I agree with writing your own obituary. Why not? And have fun with it! I LOVE your ideas. And yes, I want the “preceded in death” thing to include my beloved pets. I’ll also pick and choose which family members I want mentioned. Feels good to be in control.

    In my hometown newspaper, you get the funeral home generic obit published free, but if you want to write your own, it costs money. I get such a kick out of how the bereaved write. Every Sorry-Son-of-a-B**ch is raised up in heavenly bliss and glory! Too funny. 😉

    Anyway, thanks for your very fun look into this subject. Makes one think…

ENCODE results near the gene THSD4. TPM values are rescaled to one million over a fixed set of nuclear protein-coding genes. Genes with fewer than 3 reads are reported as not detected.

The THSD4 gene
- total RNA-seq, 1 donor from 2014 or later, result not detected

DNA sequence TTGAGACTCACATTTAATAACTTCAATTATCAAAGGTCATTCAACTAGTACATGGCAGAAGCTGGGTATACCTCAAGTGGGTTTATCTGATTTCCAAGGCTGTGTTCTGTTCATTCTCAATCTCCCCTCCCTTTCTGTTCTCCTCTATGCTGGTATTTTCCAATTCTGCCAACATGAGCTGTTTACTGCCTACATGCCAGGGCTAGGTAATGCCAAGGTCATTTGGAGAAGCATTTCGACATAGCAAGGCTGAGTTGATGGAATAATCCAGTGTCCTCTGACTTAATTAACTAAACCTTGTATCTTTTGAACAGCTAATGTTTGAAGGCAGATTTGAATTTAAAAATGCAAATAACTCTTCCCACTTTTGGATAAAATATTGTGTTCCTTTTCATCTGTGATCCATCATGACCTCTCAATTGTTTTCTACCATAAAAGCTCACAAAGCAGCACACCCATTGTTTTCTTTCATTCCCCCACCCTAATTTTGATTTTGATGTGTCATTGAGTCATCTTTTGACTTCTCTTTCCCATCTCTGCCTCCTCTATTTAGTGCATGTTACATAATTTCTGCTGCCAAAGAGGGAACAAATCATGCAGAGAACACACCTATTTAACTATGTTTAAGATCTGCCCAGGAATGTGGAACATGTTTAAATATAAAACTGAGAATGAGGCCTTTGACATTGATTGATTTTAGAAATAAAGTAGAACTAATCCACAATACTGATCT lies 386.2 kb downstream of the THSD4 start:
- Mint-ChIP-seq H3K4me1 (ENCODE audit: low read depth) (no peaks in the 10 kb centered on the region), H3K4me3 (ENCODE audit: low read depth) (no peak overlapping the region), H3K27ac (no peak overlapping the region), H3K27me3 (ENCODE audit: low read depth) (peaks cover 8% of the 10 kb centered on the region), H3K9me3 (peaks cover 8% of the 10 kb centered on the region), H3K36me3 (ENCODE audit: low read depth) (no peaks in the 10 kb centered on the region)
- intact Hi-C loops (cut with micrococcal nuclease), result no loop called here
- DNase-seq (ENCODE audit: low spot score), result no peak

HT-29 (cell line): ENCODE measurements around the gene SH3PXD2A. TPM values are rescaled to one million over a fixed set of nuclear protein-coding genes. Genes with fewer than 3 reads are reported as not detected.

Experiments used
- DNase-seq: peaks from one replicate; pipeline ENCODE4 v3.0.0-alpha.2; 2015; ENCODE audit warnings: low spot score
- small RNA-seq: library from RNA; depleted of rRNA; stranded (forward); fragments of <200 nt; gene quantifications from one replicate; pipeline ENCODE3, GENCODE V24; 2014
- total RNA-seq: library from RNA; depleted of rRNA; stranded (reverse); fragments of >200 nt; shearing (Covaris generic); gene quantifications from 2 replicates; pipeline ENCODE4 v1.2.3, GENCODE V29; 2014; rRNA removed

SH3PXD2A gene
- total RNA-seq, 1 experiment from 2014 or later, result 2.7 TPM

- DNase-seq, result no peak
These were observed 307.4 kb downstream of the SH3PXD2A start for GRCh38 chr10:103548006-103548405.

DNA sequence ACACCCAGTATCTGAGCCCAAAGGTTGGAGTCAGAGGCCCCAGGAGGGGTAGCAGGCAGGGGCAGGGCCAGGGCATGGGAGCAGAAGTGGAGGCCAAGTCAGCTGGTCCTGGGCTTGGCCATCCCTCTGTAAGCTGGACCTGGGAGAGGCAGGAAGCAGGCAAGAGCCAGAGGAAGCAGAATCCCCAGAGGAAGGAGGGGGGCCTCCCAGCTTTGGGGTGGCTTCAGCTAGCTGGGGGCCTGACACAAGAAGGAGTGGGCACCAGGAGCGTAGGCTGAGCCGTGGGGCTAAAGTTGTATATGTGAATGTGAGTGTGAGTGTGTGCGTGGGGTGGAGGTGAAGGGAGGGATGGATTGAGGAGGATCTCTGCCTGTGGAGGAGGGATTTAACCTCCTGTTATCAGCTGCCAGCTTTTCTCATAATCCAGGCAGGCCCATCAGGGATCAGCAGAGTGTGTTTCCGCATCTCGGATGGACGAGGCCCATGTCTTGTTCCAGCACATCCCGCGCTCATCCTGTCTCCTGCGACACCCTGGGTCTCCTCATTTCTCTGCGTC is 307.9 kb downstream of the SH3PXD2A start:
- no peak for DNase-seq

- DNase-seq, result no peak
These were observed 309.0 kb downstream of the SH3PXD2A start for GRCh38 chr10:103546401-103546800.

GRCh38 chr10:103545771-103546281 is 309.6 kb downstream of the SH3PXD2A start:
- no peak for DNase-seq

2. We put our dog on Christmas cards, why not obits? I have, a bit morbidly, written mine ( you never know,) and have included a section on how if my husband remarries I will haunt him forever.


  3. Loved your special requests. Made me laugh. I told my hubby I want a funeral like “Weekend at Bernie’s.” Bernie (the victim of a mob hit) was stood up in the corner at a party with a drink. I also requested an Irish wake, and a ticker-tape parade. I assume Dave’s working hard on this. 🙂


  4. I remember writing things in my Mom’s obituary that some people probably thought was odd, or perhaps a bit out-of-place. Like naming some of her favorite pets. Now I feel a little bit better about having done that . And I chose a picture when she was still vibrant and mobile, from her early 70’s. My sister wanted to go with her wedding photo. Problem was, which wedding?

    This made me smile. Thanks for the happy face on a Friday night. Enjoy your weekend!